This is the second of a two-part series which debunks some myths about three drag racers from Santa Monica, California, who terrorized the dragstrips in the mid-1960s: Tom Jobe, Bob Skinner, and Mike Sorokin, collectively known as The Surfers. For those just joining us, Tom Jobe is in the middle of defending the "lunacy" of The Surfers' practice of running pure nitromethane...Ed.
Their public image as beach-bumpkin oddballs who ran 100 percent nitromethane because their hydrometers were broken—an image they helped cultivate—was in reality cagey alchemy, another trump card for these wiseacre college kids, a pearl of wisdom they had gleaned from their academic endeavors.
"I was going to college—mechanical engineering—and I just set about studying nitromethane," explains Tom Jobe about what led to The Surfers' witch's brew. "I would get the head of the chemistry department or whoever and get them all involved in what we were doing—and they'd cop a plea right away and say, 'Hey, I don't know how to do anything really, I'm just a teacher'—then they'd find out what we were talking about was going to get drug out to the starting line on Saturday night...So I'd say, 'Hey, you've got to keep me straight on the theory; I want to make sure I don't start deciding that gravity pulls from the side and get screwed up out there,'" he rhapsodizes.
The low-buck Surfers relied on a 157-inch chrome-moly chassis built by Frank Huzar. It was
"So I set about studying how nitromethane worked," he continues. "The reactions, both when you burn it and when you detonate it and how they differ; what causes it to detonate versus burn; what attitudes increase or decrease the tendency to detonate. At that time, there was a lot of literature out because there had been some train car explosions and other unexplained explosions that happened with nitro, so a lot of research had been done where they dropped 55-gallon drums of the stuff from towers and shot it with 50-caliber machine guns trying to figure out how these tank cars went up in, I think, Illinois.
"That was the basis of what made our deal run good," Jobe determines, "figuring out the nitro angle of it. And then we'd figure out how many BTU's were in 60, 70, 80 percent...Also," he proffers, "I was old enough to where I had watched the transition from gasoline to alcohol at the dragstrip; when I was, say, 10 years old I watched 'em put together alcohol and gasoline—which don't mix, right?—so at the starting line one of the crew would come up and grab the frame of the dragster and start shaking it to mix the stuff up, and I'm watching this as a little kid and going, 'Man, that's stupid. If alcohol is good, why not just throw the gasoline away and go with the alcohol?'"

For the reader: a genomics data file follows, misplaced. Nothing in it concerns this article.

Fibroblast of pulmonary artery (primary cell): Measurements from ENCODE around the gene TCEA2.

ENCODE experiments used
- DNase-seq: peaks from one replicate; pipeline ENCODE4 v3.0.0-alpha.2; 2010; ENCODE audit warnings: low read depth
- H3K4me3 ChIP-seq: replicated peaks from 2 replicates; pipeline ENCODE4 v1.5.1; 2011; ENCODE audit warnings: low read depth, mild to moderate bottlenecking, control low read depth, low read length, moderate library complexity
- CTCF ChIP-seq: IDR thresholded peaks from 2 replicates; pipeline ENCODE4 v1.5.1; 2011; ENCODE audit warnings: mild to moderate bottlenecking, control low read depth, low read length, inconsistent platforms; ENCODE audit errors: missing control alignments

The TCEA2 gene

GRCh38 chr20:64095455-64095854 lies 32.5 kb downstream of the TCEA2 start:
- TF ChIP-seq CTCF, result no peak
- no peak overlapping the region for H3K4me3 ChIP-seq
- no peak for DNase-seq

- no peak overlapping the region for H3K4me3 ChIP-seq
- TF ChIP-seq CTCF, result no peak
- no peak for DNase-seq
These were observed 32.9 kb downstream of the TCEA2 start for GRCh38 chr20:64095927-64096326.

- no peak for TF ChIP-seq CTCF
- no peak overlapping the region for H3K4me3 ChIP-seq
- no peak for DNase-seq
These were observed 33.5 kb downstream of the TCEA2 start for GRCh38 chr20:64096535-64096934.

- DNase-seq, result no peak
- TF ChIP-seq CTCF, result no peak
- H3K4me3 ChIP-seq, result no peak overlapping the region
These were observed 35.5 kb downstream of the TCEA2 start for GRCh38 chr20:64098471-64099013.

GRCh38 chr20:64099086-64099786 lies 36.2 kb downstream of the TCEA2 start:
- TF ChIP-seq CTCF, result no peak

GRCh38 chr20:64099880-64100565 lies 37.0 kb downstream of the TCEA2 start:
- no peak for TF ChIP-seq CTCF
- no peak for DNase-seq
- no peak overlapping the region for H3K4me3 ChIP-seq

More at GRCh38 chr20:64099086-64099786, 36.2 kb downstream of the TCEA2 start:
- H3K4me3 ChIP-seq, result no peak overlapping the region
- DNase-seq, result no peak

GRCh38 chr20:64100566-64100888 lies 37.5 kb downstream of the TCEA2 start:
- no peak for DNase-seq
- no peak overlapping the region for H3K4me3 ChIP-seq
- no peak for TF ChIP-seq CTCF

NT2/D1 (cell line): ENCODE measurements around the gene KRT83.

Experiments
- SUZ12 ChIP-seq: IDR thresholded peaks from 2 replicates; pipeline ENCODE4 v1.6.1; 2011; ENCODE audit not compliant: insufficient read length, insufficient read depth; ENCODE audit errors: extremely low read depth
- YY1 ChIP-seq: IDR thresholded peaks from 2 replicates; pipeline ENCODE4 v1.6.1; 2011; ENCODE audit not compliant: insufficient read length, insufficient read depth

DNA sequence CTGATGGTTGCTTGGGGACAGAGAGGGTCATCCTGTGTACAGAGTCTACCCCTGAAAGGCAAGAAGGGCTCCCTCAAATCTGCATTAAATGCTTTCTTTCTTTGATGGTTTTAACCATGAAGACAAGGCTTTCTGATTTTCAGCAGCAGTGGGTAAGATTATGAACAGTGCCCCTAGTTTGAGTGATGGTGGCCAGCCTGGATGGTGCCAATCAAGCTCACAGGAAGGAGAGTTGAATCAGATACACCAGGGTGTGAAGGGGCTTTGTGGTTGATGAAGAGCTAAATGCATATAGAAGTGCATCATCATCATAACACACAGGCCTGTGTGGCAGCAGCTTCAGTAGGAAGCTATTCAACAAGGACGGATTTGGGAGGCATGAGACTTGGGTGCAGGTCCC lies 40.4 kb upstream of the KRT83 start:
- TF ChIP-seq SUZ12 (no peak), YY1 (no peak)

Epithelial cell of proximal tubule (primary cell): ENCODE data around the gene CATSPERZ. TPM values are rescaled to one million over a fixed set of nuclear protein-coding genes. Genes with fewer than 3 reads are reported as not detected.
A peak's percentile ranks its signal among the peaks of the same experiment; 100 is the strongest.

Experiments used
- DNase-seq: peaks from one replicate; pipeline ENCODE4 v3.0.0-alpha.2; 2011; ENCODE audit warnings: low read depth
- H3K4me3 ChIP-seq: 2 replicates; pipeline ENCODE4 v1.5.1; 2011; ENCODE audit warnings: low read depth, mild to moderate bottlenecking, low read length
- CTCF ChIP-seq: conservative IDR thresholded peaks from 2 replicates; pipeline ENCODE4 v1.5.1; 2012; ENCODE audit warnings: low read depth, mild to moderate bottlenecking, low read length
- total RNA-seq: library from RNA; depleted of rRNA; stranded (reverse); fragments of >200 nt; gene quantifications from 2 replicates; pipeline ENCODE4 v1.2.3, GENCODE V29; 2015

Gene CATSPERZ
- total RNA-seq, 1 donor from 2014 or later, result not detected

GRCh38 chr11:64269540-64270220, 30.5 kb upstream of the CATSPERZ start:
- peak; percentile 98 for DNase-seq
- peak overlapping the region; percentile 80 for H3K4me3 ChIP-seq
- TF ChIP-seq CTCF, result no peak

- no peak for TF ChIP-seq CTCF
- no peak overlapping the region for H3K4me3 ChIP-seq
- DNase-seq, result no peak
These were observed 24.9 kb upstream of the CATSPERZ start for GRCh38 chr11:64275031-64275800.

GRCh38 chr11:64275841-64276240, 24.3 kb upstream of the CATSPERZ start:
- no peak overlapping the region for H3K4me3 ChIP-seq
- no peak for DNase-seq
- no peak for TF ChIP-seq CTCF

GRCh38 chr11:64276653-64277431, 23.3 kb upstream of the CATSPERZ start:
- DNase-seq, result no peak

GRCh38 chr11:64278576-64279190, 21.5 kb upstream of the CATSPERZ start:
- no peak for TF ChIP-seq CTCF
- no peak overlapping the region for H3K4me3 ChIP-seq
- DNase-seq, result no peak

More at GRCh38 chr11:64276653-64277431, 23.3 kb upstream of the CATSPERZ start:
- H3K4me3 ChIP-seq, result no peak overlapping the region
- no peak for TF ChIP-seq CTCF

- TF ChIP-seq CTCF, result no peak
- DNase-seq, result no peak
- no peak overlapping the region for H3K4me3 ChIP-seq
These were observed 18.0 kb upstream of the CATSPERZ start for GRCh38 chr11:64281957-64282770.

Remove all obstacles in the path, eh?
"When we did our deal we were going, 'Why use alcohol? That stuff doesn't make it go...It's just pollution,'" says Jobe.
Jobe's old man was a jeweler, and so his workshop became The Surfers' impromptu research and development lab. "We continued our experiments at my dad's factory in Santa Monica," he says. "He had some jeweler's lathes that we used to make all kinds of goofy nozzles. Do you remember Bernoulli's equation from science class? [Simply, the pressure in a stream of fluid is reduced as the speed of flow is increased]. That defines all the stuff you need to know to make a nozzle...Anyway, we made 'em look just like the pictures in the science book."
The "Kinetic-Molecular Theory of Gasses According to Jobe" is indeed the crucial element of The Surfers' success. Beyond that, it is also a blueprint on the mechanics of running a Top Fuel dragster—30 years later. Outrageous nitro percentages, thin nozzles subjected to ludicrous amounts of pressure, and low compression are de rigueur for a contemporary fueler. But in 1964, it was considered radical and suicidal. The Surfers debunked this as myth by using a water faucet as a flow bench. Yes, a water faucet...
"We made us a flow bench out of a water faucet that had 60 psi which, at the time, was what most fuel injectors had. Ultimately, we made a whole fuel injector, but then we found out that was stupid because then you don't get any contingency money from Hilborn or whoever. Why throw away contingency money? So we just used the Hilborn, but we made all the nozzles—we were into 200 psi fuel pressure but we never told anybody. We had little tiny nozzles, but lot's of 'em, in order to atomize the stuff. You can't burn liquid," Jobe clarifies.
The secret of their success was reducing everything to its essence, including the fuel mix